As I write this, it's just after 10 p.m. The door is open, letting in the cool spring breeze. There are young people sitting outside at the black metal tables. There are more young people and a few older people sitting inside, chatting and drinking caffeinated beverages at silly hours of the night. The poor folk who work here are cleaning up and collecting cups, hoping we'll take the hint. There's a young man wearing a T-shirt that reads, "I wish I knew how to quit you." Heh.

It's a lovely coffeehouse. Long and narrow, with real brick walls dating back to the days when this little cow town had horses tied outside. There are shelves full of the many brands of tea, and I wonder why I always drink the organic fair trade coffees instead of sampling those wonderful teas. Perhaps then I'd make fewer treks to the bathroom in the back.

This week's artwork is a collection of watercolor landscapes. They have something different almost every time I come here. There is a collage of an old Schwinn bicycle framed on the opposite wall. I have no idea of its significance. Perhaps the owner likes bikes. The glass windows are covered in flyers advertising concerts, poetry readings, museum exhibits and Earth Day activities at the watershed nature center.

There are two young men sitting at the next table playing guitars, while completely different music plays overhead and I am listening to a third song on my earbuds. The three combine into a strangely pleasant mix that works almost like white noise, blocking out my upper brain and letting the Muse do her work.

One of the young men keeps glancing over at me. For a moment, I am flattered. Then he compliments my laptop, and I laugh, my ego dashed again. A really nice Apple iBook is to women what cute little dogs are to men: the conversation-starter. I shall have to remember this.

Why is it I can only work four hours at a clip at my coffeehouse? Why can't I do this at home? I could blame the phone and the TV and the chores and all that, but really, it's the bedamned internet. The coffeehouse is the only place I ever go that has no internet access. When my attention falters, I cannot escape.

I miss my boy. But it's also nice to feel like I'm working again. It's time to go home - the coffeehouse will close soon, cutting off its magic. But I will be back tomorrow.

Thank you, Sacred Grounds.

Monday, April 03, 2006

Raising Money (but not for me)

Some of you may know I'm the captain of a Relay for Life team, raising money for the American Cancer Society. Last year we raised almost $1200 for cancer research.

It's that time again, folks. I am beginning with the annual promotion on my web site. It's just a few promotional items, but all funds will go to the Relay for Life fund this year. Also, you can donate directly to the fund via a Paypal button.

Note: Direct donations are tax-deductible. The purchases, alas, are not. Something about the IRS tax code, I dunno.

Every one of us knows someone who has fought a battle with cancer, or God forbid, lost their lives to cancer. There is literally no one untouched by the disease. The American Cancer Society funds research and local programs to support cancer patients in their fight. Please consider donating to this important cause.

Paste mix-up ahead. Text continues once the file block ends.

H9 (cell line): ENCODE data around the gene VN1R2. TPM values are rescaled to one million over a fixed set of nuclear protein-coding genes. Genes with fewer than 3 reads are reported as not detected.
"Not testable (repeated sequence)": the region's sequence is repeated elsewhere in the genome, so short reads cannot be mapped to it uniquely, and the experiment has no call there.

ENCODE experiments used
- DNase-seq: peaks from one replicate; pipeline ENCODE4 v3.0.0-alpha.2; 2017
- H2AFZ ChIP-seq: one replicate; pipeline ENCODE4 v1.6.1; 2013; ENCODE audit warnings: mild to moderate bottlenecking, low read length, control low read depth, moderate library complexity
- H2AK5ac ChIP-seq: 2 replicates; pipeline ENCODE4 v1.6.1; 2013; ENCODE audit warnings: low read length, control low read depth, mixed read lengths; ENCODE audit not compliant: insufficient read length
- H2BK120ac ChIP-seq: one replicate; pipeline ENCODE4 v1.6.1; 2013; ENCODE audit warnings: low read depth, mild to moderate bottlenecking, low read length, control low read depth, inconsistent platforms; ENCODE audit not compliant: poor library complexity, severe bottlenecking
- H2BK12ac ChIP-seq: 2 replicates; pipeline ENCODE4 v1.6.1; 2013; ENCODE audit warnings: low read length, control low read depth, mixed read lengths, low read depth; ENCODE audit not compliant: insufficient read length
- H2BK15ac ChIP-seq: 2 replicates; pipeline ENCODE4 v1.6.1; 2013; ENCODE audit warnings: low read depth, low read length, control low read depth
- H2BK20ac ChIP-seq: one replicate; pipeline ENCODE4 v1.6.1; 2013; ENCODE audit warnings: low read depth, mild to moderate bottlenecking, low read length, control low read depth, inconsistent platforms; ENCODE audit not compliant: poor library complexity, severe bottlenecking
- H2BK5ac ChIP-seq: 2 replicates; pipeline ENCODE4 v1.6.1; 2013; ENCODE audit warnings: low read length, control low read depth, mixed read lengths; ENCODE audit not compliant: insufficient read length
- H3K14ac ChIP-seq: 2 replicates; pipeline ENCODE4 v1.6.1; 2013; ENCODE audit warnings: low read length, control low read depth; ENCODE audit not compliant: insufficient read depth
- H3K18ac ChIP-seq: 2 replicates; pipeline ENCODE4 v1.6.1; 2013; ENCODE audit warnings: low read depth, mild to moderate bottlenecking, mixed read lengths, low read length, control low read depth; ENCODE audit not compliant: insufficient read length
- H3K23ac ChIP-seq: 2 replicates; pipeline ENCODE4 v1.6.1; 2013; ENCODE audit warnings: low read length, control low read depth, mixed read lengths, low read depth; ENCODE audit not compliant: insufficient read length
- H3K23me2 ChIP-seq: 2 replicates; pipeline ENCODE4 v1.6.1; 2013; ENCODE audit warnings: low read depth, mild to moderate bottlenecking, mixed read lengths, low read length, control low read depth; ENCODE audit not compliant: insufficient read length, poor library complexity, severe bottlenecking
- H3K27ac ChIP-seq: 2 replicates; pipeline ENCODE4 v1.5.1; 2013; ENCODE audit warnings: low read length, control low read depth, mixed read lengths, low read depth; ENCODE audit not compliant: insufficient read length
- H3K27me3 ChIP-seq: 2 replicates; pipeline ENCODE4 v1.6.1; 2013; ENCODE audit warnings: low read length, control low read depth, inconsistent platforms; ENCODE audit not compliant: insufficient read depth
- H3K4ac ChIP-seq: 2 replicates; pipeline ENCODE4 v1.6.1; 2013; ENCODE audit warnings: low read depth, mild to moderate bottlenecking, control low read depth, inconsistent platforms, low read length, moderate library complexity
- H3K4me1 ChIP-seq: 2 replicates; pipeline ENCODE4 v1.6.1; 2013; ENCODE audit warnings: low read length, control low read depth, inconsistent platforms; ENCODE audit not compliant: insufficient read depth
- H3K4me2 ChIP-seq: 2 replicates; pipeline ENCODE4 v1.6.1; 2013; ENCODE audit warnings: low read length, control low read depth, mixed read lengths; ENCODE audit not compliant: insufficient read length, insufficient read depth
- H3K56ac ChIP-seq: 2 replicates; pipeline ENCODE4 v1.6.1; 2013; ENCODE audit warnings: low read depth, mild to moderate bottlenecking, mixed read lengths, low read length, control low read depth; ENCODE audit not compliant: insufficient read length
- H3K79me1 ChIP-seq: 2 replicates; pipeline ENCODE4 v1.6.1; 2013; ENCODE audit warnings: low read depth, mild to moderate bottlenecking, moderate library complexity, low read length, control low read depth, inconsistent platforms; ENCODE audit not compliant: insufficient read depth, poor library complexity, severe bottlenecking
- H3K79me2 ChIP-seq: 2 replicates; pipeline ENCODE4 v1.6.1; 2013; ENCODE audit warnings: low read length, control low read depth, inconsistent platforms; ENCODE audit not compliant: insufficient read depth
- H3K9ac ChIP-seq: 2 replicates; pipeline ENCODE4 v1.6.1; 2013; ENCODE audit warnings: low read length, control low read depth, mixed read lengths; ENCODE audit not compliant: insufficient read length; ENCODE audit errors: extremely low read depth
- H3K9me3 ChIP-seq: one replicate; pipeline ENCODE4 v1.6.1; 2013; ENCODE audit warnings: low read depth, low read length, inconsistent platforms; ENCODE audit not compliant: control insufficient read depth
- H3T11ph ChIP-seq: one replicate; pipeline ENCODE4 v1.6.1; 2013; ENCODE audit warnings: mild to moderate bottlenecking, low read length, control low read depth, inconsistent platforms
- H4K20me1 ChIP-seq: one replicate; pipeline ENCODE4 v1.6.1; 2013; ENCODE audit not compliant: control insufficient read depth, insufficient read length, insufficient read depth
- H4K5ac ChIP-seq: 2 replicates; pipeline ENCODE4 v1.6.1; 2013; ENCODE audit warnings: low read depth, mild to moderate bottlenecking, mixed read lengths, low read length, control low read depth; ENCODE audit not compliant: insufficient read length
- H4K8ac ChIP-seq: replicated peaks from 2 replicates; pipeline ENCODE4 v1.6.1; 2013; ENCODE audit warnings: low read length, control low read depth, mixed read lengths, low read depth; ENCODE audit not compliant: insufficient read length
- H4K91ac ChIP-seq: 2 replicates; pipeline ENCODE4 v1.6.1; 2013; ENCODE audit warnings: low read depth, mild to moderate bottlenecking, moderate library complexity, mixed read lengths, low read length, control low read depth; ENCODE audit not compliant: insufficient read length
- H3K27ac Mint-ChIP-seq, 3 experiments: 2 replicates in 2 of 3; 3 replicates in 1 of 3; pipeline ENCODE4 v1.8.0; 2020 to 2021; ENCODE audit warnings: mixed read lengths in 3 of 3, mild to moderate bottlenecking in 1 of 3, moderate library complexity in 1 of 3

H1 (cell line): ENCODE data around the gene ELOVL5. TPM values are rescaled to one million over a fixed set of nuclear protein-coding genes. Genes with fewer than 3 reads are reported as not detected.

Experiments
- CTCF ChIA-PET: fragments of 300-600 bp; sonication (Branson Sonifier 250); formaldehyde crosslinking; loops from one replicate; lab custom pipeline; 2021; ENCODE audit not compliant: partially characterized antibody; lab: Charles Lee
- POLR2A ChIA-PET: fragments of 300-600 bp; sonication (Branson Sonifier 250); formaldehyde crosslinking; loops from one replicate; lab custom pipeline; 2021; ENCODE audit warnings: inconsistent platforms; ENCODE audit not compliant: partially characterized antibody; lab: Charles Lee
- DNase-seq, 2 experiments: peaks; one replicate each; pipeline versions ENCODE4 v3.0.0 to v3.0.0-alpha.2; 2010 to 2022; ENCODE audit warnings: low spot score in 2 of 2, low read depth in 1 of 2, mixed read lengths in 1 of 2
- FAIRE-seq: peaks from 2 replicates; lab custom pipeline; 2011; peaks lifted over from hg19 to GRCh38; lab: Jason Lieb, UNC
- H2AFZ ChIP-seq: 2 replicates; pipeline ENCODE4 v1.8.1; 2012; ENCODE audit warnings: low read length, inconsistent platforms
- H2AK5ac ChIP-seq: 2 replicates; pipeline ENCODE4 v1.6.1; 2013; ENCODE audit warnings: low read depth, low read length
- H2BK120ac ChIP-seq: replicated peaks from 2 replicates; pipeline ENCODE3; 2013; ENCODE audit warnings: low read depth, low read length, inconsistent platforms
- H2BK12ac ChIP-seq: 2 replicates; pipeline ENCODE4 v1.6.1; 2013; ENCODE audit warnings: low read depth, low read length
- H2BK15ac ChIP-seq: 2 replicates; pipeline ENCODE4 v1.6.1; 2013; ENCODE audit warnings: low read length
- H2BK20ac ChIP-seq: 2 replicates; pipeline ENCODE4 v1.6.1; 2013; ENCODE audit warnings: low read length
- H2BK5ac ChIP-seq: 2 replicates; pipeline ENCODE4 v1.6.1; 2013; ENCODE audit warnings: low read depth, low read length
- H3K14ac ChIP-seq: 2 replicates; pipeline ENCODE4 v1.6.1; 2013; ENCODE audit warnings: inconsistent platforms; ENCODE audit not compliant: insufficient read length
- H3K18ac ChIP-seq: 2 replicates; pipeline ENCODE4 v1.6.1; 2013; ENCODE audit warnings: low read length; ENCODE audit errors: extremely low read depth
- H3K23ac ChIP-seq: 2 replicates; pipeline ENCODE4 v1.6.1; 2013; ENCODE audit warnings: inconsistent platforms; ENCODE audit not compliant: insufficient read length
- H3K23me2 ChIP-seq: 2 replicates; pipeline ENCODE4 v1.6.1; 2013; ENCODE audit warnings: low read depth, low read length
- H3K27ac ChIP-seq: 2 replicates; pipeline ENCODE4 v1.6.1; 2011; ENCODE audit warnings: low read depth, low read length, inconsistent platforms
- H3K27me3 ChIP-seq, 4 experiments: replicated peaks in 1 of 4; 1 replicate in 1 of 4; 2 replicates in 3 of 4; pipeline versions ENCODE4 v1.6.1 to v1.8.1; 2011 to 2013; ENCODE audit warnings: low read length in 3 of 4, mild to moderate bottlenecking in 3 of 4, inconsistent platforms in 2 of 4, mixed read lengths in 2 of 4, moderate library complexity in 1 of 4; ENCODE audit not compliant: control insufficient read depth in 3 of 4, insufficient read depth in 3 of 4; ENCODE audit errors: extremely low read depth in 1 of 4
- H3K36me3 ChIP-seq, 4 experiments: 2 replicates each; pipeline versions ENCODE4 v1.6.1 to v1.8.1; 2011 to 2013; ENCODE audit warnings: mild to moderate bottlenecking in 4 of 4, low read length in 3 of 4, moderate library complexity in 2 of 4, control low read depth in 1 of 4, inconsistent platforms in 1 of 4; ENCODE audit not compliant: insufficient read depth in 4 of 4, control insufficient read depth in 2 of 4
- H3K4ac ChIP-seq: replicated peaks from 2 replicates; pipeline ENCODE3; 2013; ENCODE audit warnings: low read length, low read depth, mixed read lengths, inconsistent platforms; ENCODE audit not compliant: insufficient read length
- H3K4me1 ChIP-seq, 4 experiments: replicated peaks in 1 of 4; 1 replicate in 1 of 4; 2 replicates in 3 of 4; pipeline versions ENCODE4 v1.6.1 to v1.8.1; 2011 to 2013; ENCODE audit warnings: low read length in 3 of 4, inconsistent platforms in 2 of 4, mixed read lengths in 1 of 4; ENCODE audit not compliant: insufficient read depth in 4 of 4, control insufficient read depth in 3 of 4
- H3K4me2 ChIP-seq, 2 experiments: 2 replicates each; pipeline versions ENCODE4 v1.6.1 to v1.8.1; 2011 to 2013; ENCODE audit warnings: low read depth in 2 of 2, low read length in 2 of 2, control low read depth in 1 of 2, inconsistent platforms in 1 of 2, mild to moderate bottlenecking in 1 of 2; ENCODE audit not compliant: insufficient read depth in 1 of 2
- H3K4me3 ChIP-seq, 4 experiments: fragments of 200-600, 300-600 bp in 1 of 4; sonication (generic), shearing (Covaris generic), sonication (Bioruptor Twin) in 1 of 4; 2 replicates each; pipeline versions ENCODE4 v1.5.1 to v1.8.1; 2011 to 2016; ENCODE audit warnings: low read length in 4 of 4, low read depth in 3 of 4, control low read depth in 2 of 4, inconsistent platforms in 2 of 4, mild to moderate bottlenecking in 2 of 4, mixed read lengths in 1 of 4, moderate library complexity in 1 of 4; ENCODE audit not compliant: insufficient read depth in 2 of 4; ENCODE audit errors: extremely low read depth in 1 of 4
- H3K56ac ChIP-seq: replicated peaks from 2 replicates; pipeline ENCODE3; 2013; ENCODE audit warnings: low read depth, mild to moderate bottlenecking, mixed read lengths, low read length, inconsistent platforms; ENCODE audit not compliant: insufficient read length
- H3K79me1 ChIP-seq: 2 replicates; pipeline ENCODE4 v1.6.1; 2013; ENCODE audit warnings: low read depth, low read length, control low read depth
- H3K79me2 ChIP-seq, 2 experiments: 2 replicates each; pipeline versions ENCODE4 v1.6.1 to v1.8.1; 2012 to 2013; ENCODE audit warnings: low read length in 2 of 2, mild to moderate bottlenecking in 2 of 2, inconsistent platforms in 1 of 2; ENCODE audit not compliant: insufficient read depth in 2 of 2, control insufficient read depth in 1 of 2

And now I'm done asking for your money. Well, for today...

Saturday, April 01, 2006

Sister Day

Many years ago, two little girls in Massachusetts decided that if there was a Mother's Day, a Father's Day and a Grandparents' Day, there should be a Sister Day.

And lo, those two little girls declared March 31 to be Sister Day. Originally commemorated by doing each others' chores, through the years, it occasionally passed unmarked. But there was usually a phone call, an e-card, and on the few occasions they lived in the same state, a lunch or shopping trip.

When I told my co-workers that today is Sister Day, there was good-natured gibing that soon Hallmark will be printing cards. It's all my fault. We invented a holiday. And it's true, we tend to sneer at these holidays - artificially created excuses for us to spend money. But aside from the Hallmark silliness, these minor holidays serve as an annual reminder to tell our loved ones how we feel. It is far too easy to let the years pass with so much left unsaid, and when inevitably we part our ways, how much worse is it to think, "I wish I had said it when I had the chance."

My sister is my personal hero. Her story isn't mine to tell. But when I think of women who have overcome great odds, who have faced down trials from the world around them and attacked their own flaws as well, I think of my sister. She is someone I admire, whose grace under pressure and wry sense of humor in the face of life's rollercoasters gives me hope that it is possible to keep your sanity in the merry-go-round of a working mom. She is generous and strong, smart as hell and a wonderful mother, daughter and sister.

Flawless? Hell no. She is the world's worst letter-writer and she likes peanut butter sauce on Hawaiian punch ice cream.

We had more than our fair share of spats as children, and our personality differences made us indifferent teenagers. But as we became adults, our personality differences seemed to vanish, and we came out the other end remarkably the same. Or so I would like to think.

Her name is Melanie, and it is my great honor to call her my sister. Happy Sister Day.